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Salient: Victoria University Students' Paper. Vol. 30, No. 13. 1967.

Vacation prospects: Students require assistance

Vacation prospects: Students require assistance

Although there may be up to 3000 full-time students unemployed and earnings will be less this vacation, no general increase in bursaries is likely.

A University Grants Committee spokesman told Salient they were not considering recommending a general increase in bursaries to the Government. "We believe the bursary is a supplement to a student's income and do not accept it should be tied to the cost of living," he said.

Apart from the new supplementary bursaries which cost $600,000 bursaries have not been increased since 1965 when there was considerable student agitation.

The Minister of Social Security. Mr. McKay, told the House (8/9/67) that "the question of paying unemployment benefits to students was under review. The results would be available in about two weeks." he said.

The Social Security Act can be interpreted at least two ways on this question. Section 58 says: the unemployment commission must be satisfied that: "(a) Is unemployed and (b) is willing to undertake suitable work: and (c) has taken reasonable steps to obtain suitable work; and (d) has resided continuously in New Zealand for not less than 12 months."

Salient's legal adviser said students could satisfy all the conditions except the first which depended on the definition of the word unemployed. If unemployed means an individual who is out of work and wants a full-time job then students would not qualify. However, it was possible to include students within the meaning of the word he said.

Students could commit fraud by saying they had left university and wanted full-time work. If they were discovered they would be liable on summary conviction under the Act for a fine not exceeding $200 and a term of imprisonment not exceeding 12 months.

Mr. Shand further confused the issue when he told Parliament (8.9.67) a student "would be given work if he wanted it; but so long as he is a bursar—and most of the students in New Zealand are bursars—he cannot apply for a social security benefit on the ground that he is unemployed."

It could be inferred from Mr. Shand's comments that a student who did not have a bursary could qualify for the benefit.

In any case, students can register as unemployed with the Labour department which will endeavour to find work for them. It is likely an announcement on the question of the benefit for students will be made early next" week following the Monday Cabinet meeting.

Mr. Shand told Parliament (8.9.67) that provisional figures from the Department of Labour suggested up to 2900 full-time students might be unable to find jobs in the coming vacation (9.9.67 NZPA).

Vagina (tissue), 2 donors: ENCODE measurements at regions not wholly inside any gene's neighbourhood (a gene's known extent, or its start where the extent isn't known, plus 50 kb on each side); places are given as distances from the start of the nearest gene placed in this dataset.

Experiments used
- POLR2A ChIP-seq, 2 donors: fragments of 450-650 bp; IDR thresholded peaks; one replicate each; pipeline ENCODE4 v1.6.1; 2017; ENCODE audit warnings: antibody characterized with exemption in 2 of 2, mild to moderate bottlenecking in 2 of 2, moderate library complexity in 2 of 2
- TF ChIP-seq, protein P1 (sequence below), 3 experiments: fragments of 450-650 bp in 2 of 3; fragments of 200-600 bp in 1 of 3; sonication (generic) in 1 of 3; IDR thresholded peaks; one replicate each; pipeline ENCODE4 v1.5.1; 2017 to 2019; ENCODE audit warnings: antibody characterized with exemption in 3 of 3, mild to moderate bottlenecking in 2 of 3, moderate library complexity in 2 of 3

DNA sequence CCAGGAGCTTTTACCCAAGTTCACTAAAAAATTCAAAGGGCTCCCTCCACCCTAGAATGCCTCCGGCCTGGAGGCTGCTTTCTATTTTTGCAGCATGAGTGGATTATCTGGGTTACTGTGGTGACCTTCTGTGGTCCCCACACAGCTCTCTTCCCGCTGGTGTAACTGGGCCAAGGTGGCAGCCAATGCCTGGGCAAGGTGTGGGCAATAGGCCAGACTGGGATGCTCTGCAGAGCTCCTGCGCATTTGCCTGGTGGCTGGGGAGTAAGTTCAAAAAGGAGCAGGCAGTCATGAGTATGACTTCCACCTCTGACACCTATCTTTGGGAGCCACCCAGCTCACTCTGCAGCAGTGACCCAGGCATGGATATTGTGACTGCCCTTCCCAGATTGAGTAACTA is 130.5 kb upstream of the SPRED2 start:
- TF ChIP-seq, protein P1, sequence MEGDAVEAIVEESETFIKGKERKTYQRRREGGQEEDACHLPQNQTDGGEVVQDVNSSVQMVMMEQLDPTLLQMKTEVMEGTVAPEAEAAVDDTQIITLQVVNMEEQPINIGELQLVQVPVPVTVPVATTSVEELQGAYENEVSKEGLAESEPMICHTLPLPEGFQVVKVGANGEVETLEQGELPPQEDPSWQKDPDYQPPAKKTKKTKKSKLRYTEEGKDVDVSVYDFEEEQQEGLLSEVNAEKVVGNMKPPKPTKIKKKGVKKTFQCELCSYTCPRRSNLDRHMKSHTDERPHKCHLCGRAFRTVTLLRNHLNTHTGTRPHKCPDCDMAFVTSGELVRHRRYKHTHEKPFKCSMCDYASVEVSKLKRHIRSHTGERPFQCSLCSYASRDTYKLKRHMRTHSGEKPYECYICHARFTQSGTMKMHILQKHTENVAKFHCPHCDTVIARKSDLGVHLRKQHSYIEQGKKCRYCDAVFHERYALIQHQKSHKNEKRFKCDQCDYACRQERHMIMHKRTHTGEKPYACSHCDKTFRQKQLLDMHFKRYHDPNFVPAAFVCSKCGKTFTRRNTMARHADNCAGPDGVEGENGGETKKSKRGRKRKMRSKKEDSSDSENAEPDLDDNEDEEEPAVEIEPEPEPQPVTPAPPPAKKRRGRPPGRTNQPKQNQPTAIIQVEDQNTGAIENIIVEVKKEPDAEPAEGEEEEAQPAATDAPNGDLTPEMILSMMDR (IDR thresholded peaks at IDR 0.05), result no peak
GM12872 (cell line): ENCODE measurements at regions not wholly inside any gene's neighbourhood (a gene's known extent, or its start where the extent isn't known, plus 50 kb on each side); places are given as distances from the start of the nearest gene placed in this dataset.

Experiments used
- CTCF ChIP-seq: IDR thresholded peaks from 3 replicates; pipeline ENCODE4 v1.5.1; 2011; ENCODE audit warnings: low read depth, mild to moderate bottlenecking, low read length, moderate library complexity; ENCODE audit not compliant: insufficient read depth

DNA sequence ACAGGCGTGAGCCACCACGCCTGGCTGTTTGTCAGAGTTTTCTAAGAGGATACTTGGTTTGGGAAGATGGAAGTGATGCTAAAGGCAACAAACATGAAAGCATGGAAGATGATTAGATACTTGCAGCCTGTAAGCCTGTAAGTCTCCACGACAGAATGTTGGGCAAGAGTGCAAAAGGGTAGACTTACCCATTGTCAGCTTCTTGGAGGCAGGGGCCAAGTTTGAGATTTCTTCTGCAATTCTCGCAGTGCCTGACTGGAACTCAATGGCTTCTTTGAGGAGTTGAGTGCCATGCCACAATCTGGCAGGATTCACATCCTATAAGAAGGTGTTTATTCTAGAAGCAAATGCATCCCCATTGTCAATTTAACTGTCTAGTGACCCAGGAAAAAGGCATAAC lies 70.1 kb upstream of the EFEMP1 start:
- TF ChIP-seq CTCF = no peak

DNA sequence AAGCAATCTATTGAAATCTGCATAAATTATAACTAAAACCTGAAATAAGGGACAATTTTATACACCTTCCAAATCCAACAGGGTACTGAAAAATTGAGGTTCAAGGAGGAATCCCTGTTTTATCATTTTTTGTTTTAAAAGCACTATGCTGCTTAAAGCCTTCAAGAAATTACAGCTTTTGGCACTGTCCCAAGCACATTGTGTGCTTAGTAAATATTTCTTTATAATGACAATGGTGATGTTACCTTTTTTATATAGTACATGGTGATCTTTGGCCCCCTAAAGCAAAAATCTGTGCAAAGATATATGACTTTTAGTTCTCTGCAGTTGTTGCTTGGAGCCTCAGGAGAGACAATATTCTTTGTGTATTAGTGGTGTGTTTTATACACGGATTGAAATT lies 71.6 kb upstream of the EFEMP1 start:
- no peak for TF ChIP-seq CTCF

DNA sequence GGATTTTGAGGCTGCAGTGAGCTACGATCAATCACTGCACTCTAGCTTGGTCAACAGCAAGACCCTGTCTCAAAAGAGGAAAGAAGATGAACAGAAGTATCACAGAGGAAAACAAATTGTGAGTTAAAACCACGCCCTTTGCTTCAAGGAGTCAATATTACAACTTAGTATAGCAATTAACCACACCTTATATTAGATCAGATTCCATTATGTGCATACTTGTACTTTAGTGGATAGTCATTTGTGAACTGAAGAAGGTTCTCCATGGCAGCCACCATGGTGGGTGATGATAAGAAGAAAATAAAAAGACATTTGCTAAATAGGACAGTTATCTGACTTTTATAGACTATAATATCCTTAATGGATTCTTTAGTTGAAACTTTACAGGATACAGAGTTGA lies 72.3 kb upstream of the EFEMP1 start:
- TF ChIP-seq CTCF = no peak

The Department of Labour is considering various alternatives to meet the problem. "We are conducting a survey of employers and should know the results by the end of the month." the Secretary of Labour, Mr. N. Woods, told Salient. "Relief work was one of the things we are turning over," he said.

"The Students Association is to arrange a questionnaire on vacation employment," President Douglas White told Salient. "Its aim is to discover how many students must earn money during the vacation to enable them to attend University the following year." It will be run in conjunction with the coming elections.

The Appointments Board Chairman is writing to over 2000 firms in Wellington province notifying them of the projected shortage of vacation work for students.

It has not yet been proved in New Zealand that a reduced income for students is a cause of examination failure. However, the National Union of Australian Students conducted a survey of first year students at the University of Melbourne in 1961.

They concluded that: "It seems the following groups may have a relatively poor chance of performing well in first year—(1) Students who do not hold Commonwealth Scholarships, and especially those who hold no award; (2) Students who take employment during the academic year; and probably (3) Students who feel that their costs place themselves and/or others under considerable strain.

Mr. D. J. Riddiford, Government member for Wellington Central at last Sunday's Teach-in on unemployment. Mr. Riddiford presented the Government view.

Mr. D. J. Riddiford, Government member for Wellington Central at last Sunday's Teach-in on unemployment. Mr. Riddiford presented the Government view.